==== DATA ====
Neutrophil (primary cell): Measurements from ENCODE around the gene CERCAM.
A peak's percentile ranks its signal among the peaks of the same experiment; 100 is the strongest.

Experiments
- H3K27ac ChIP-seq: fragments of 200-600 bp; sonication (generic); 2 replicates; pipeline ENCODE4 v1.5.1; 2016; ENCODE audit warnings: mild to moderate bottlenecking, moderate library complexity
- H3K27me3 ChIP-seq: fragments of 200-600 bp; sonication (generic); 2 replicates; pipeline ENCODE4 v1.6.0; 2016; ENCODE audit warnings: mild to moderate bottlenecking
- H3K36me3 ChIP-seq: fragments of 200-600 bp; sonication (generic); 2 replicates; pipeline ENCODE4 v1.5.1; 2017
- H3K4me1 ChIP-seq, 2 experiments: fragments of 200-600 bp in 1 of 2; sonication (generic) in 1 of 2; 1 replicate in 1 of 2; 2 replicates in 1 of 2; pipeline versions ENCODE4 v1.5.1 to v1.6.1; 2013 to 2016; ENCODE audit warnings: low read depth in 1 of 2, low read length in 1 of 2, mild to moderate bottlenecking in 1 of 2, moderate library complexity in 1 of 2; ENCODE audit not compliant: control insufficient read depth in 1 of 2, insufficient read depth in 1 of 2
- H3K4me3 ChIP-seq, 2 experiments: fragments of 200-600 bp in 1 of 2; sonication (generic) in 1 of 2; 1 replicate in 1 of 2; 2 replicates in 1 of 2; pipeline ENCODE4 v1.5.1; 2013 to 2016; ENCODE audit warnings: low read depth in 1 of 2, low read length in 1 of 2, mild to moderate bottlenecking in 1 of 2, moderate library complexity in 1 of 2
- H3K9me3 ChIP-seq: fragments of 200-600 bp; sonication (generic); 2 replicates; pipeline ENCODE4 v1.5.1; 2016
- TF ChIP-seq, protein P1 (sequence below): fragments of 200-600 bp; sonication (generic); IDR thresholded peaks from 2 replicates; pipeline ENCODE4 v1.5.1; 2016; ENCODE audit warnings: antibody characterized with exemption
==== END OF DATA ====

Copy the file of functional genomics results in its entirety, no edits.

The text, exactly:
Neutrophil (primary cell): Measurements from ENCODE around the gene CERCAM.
A peak's percentile ranks its signal among the peaks of the same experiment; 100 is the strongest.

Experiments
- H3K27ac ChIP-seq: fragments of 200-600 bp; sonication (generic); 2 replicates; pipeline ENCODE4 v1.5.1; 2016; ENCODE audit warnings: mild to moderate bottlenecking, moderate library complexity
- H3K27me3 ChIP-seq: fragments of 200-600 bp; sonication (generic); 2 replicates; pipeline ENCODE4 v1.6.0; 2016; ENCODE audit warnings: mild to moderate bottlenecking
- H3K36me3 ChIP-seq: fragments of 200-600 bp; sonication (generic); 2 replicates; pipeline ENCODE4 v1.5.1; 2017
- H3K4me1 ChIP-seq, 2 experiments: fragments of 200-600 bp in 1 of 2; sonication (generic) in 1 of 2; 1 replicate in 1 of 2; 2 replicates in 1 of 2; pipeline versions ENCODE4 v1.5.1 to v1.6.1; 2013 to 2016; ENCODE audit warnings: low read depth in 1 of 2, low read length in 1 of 2, mild to moderate bottlenecking in 1 of 2, moderate library complexity in 1 of 2; ENCODE audit not compliant: control insufficient read depth in 1 of 2, insufficient read depth in 1 of 2
- H3K4me3 ChIP-seq, 2 experiments: fragments of 200-600 bp in 1 of 2; sonication (generic) in 1 of 2; 1 replicate in 1 of 2; 2 replicates in 1 of 2; pipeline ENCODE4 v1.5.1; 2013 to 2016; ENCODE audit warnings: low read depth in 1 of 2, low read length in 1 of 2, mild to moderate bottlenecking in 1 of 2, moderate library complexity in 1 of 2
- H3K9me3 ChIP-seq: fragments of 200-600 bp; sonication (generic); 2 replicates; pipeline ENCODE4 v1.5.1; 2016
- TF ChIP-seq, protein P1 (sequence below): fragments of 200-600 bp; sonication (generic); IDR thresholded peaks from 2 replicates; pipeline ENCODE4 v1.5.1; 2016; ENCODE audit warnings: antibody characterized with exemption